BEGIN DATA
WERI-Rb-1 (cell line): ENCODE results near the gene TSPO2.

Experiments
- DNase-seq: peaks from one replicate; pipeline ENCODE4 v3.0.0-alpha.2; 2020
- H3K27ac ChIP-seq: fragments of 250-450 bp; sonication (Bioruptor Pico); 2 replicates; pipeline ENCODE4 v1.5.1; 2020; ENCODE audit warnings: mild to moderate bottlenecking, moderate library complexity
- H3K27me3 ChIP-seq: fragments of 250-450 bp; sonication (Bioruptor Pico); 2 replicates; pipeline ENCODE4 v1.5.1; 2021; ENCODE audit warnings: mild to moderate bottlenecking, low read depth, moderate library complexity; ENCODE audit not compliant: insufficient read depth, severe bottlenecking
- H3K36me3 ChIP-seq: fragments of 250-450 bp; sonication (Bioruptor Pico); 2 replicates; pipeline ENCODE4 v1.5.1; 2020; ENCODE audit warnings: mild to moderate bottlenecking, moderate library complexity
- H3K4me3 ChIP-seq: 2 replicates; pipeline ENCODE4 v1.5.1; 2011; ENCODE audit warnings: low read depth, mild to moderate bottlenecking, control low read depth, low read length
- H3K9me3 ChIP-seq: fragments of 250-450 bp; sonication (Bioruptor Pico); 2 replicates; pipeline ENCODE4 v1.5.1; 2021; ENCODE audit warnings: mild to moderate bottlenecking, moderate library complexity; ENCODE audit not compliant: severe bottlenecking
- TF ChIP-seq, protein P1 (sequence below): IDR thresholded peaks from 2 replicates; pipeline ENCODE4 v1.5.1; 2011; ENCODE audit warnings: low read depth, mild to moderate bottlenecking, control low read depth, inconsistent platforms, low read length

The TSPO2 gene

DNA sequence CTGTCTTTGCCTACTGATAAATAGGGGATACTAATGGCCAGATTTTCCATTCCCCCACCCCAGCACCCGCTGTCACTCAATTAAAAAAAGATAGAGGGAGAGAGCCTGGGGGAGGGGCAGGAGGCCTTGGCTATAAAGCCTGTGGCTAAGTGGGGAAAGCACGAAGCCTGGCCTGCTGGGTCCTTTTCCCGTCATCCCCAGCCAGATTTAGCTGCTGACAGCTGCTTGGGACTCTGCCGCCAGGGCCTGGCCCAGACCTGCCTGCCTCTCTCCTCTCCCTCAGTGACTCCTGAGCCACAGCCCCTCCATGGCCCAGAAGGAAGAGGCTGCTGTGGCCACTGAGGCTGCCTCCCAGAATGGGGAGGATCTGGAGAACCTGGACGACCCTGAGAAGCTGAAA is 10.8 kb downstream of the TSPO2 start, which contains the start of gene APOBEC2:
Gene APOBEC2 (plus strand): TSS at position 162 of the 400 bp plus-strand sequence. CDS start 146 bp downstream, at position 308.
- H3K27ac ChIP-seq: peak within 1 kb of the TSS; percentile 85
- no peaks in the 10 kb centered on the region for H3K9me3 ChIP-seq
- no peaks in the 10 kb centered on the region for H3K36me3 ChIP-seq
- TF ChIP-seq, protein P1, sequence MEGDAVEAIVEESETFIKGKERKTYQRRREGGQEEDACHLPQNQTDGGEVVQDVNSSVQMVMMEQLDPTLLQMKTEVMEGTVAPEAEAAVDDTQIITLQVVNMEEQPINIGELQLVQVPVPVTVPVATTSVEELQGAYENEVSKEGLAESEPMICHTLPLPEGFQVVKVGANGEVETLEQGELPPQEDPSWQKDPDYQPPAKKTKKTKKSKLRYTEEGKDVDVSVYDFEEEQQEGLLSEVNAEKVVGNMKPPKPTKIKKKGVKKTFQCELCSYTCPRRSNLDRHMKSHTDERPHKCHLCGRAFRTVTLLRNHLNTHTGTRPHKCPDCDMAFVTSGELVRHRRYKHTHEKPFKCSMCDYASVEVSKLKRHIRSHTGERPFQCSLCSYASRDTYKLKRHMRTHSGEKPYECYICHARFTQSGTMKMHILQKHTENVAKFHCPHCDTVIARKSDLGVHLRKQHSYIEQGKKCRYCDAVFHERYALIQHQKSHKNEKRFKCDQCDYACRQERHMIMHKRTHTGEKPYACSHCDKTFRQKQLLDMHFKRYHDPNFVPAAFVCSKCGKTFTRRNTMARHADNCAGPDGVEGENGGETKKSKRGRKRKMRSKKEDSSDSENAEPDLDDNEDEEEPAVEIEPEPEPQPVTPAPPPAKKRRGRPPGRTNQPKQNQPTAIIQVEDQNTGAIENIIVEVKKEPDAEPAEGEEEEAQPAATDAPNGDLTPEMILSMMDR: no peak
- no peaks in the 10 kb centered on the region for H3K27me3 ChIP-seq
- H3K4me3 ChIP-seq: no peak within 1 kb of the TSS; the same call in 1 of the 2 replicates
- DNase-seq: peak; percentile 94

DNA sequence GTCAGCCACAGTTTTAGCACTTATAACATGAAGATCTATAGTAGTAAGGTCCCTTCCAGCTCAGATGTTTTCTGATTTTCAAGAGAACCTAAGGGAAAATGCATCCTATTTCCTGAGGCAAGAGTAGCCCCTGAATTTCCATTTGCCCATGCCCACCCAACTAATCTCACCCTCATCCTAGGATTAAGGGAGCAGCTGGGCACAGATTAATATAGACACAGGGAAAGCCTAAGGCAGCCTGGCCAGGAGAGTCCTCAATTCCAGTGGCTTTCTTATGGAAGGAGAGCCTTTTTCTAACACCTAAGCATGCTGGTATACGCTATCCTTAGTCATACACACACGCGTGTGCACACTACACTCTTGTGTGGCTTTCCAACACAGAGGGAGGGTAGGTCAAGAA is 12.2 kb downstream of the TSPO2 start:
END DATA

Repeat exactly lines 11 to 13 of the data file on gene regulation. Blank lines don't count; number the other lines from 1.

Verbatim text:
DNA sequence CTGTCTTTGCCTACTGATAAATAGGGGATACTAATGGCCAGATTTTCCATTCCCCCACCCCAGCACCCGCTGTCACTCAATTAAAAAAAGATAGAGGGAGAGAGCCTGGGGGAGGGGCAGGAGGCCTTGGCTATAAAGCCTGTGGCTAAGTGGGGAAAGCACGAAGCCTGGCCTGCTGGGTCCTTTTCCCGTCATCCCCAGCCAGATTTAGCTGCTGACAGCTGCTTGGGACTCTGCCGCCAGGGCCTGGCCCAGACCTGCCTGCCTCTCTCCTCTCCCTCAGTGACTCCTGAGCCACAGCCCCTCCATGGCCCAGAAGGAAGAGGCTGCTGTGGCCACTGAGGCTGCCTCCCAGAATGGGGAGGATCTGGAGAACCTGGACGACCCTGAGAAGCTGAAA is 10.8 kb downstream of the TSPO2 start, which contains the start of gene APOBEC2:
Gene APOBEC2 (plus strand): TSS at position 162 of the 400 bp plus-strand sequence. CDS start 146 bp downstream, at position 308.
- H3K27ac ChIP-seq: peak within 1 kb of the TSS; percentile 85